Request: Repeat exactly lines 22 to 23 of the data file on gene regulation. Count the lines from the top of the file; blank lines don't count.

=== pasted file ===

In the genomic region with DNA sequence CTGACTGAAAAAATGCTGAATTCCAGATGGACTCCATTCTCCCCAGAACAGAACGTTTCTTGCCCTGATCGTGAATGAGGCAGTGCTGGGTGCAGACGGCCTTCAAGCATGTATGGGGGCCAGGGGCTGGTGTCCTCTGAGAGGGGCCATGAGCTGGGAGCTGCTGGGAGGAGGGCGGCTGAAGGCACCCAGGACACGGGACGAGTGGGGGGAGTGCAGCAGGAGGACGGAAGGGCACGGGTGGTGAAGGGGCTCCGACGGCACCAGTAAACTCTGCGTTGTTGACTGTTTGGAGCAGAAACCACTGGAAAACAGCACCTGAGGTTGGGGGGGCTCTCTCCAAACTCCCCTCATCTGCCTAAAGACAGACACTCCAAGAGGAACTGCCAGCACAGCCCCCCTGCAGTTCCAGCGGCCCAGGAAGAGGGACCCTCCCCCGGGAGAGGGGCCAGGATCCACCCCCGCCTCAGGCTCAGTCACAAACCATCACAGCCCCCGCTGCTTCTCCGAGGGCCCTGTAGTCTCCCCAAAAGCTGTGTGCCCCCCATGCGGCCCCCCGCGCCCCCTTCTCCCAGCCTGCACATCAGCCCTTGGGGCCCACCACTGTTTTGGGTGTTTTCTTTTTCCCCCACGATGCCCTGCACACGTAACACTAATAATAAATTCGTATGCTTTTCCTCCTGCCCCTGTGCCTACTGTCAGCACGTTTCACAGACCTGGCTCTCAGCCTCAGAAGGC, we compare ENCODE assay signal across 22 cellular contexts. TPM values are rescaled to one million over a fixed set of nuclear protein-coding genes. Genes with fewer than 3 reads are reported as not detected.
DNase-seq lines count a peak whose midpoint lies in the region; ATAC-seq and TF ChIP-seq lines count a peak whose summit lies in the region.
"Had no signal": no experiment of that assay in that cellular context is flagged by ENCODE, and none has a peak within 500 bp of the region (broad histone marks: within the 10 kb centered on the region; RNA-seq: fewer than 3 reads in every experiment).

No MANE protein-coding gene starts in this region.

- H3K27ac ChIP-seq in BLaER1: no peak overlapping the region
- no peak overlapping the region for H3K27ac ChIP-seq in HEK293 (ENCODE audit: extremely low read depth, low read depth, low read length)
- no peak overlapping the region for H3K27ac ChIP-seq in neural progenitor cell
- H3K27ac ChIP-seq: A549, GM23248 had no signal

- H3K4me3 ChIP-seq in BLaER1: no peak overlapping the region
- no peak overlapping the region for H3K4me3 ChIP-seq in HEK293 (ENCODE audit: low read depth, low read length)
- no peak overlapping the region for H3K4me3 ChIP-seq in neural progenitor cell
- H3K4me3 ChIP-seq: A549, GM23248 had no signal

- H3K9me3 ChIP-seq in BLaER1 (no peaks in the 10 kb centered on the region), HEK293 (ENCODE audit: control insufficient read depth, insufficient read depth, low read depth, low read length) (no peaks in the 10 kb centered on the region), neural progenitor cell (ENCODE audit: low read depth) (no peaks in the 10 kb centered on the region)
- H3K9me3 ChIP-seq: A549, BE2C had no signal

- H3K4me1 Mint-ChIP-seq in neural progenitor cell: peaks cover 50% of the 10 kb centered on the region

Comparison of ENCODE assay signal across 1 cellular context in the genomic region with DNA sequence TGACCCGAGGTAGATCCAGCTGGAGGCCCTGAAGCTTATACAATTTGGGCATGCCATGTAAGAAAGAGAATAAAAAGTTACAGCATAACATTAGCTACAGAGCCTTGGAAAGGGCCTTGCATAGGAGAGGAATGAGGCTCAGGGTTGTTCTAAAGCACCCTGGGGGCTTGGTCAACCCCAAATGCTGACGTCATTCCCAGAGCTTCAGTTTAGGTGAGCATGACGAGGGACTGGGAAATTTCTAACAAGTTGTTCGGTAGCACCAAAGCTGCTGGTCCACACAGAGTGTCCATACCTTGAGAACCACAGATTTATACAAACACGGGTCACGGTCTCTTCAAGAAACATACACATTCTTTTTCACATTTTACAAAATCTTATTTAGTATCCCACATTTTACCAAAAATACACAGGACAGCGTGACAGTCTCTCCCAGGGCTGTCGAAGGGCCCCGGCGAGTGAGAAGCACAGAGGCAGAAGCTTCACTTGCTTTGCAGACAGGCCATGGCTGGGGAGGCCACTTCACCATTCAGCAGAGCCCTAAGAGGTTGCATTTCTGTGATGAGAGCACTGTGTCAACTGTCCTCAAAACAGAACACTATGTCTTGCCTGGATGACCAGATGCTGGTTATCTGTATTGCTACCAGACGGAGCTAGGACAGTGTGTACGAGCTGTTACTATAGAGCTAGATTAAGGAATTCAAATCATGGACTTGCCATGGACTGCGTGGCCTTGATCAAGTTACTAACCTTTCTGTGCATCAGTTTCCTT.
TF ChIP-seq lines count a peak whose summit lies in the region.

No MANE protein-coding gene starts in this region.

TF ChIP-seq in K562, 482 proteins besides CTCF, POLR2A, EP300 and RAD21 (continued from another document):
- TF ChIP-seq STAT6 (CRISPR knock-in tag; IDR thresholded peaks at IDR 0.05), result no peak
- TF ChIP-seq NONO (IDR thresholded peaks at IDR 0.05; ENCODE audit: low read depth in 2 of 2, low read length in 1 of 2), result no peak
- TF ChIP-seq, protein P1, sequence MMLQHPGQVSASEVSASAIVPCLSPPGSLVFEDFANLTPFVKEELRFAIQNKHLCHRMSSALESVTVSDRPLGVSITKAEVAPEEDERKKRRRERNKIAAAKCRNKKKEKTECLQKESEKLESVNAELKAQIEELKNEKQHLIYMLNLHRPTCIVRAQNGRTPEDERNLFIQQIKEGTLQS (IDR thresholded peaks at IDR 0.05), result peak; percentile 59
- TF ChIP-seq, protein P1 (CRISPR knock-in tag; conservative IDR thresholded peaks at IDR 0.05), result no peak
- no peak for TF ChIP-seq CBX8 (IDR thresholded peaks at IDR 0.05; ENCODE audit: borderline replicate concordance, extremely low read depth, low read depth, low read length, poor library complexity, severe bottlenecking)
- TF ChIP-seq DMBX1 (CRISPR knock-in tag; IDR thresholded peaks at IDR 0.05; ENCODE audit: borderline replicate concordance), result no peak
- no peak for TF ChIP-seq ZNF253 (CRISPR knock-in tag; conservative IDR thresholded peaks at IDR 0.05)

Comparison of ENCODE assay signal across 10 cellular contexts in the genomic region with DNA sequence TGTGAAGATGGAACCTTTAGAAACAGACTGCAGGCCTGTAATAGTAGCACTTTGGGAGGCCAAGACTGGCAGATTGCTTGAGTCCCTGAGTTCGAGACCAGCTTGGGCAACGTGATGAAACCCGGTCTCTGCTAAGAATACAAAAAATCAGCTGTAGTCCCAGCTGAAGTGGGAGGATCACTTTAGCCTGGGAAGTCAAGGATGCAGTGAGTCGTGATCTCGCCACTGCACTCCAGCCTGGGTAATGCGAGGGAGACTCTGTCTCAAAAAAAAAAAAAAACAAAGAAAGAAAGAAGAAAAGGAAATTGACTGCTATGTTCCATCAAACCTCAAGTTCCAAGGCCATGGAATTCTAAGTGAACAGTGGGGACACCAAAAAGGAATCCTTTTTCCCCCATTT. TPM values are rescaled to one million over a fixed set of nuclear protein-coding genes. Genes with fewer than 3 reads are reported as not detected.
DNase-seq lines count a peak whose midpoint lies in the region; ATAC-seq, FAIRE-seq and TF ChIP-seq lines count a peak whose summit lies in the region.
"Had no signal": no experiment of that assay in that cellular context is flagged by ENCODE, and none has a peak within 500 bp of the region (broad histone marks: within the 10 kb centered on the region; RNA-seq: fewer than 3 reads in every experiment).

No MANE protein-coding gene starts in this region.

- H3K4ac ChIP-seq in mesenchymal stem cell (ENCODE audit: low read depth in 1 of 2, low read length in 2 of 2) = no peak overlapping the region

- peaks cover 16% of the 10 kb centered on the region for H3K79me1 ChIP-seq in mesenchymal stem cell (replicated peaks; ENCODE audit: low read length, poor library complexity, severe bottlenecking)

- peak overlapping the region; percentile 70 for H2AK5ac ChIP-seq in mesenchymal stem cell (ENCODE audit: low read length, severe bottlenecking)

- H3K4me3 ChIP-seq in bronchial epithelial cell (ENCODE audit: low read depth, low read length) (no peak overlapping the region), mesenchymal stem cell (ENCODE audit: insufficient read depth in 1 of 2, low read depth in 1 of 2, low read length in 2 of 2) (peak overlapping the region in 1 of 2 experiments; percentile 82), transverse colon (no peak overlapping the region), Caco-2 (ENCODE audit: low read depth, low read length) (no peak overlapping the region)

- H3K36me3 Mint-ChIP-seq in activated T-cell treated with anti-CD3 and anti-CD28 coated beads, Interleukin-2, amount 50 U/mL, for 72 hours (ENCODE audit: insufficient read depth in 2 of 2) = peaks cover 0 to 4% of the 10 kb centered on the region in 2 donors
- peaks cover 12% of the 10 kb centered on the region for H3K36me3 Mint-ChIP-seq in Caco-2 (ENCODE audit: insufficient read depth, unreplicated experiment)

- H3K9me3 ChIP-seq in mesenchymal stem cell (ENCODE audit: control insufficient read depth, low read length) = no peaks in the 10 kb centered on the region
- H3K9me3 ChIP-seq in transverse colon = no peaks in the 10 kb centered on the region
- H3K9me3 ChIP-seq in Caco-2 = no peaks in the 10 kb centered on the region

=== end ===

- TF ChIP-seq, protein P1, sequence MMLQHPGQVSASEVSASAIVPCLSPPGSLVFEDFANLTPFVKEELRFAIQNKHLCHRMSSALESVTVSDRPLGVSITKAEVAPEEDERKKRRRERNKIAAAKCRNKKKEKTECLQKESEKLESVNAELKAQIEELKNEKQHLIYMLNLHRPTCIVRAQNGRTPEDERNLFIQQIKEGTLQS (IDR thresholded peaks at IDR 0.05), result peak; percentile 59
- TF ChIP-seq, protein P1 (CRISPR knock-in tag; conservative IDR thresholded peaks at IDR 0.05), result no peak